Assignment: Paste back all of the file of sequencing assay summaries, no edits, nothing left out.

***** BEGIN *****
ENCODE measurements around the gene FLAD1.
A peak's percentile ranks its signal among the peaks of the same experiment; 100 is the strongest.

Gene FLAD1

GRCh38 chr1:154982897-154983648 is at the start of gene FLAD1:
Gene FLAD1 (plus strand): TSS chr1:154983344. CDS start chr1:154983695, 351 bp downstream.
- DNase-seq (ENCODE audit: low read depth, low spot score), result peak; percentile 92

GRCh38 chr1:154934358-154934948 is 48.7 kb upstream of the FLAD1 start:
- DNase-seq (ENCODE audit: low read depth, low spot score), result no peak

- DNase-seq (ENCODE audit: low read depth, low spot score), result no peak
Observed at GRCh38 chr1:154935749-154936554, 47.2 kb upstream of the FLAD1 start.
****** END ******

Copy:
ENCODE measurements around the gene FLAD1.
A peak's percentile ranks its signal among the peaks of the same experiment; 100 is the strongest.

Gene FLAD1

GRCh38 chr1:154982897-154983648 is at the start of gene FLAD1:
Gene FLAD1 (plus strand): TSS chr1:154983344. CDS start chr1:154983695, 351 bp downstream.
- DNase-seq (ENCODE audit: low read depth, low spot score), result peak; percentile 92

GRCh38 chr1:154934358-154934948 is 48.7 kb upstream of the FLAD1 start:
- DNase-seq (ENCODE audit: low read depth, low spot score), result no peak

- DNase-seq (ENCODE audit: low read depth, low spot score), result no peak
Observed at GRCh38 chr1:154935749-154936554, 47.2 kb upstream of the FLAD1 start.